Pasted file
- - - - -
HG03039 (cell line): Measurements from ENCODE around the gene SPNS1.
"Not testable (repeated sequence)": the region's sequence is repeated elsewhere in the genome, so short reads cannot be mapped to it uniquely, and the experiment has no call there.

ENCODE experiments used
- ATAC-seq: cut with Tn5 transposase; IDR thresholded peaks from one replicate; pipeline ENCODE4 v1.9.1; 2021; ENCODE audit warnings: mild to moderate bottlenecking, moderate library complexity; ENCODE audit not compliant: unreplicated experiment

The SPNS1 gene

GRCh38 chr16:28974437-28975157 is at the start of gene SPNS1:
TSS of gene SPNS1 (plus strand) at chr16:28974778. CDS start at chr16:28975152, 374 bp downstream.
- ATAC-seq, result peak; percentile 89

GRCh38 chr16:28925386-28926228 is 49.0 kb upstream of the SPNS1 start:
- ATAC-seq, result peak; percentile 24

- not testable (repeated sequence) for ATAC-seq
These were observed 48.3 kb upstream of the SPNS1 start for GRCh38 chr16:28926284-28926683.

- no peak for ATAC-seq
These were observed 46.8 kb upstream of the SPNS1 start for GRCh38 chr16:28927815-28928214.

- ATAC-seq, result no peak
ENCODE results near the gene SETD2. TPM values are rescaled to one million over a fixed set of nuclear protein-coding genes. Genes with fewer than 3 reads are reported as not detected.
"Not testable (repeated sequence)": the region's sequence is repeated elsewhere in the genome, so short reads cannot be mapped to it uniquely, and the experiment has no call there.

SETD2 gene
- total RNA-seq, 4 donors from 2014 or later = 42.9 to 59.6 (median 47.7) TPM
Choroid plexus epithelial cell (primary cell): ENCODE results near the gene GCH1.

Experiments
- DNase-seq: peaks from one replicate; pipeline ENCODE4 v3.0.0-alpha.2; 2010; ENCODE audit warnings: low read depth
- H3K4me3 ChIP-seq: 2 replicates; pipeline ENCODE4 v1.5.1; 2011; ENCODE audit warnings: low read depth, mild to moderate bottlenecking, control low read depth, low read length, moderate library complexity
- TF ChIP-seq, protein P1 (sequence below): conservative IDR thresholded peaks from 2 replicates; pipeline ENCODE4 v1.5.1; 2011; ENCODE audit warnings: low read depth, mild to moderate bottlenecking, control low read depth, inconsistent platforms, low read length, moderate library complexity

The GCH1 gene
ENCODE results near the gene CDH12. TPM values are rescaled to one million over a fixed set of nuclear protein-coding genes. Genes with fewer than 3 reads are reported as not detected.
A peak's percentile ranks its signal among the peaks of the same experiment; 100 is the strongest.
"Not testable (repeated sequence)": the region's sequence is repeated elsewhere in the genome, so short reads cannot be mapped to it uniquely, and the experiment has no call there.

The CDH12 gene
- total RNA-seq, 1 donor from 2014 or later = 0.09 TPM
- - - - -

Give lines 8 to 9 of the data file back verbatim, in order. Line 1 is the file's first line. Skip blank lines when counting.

- ATAC-seq, result peak; percentile 89

GRCh38 chr16:28925386-28926228 is 49.0 kb upstream of the SPNS1 start: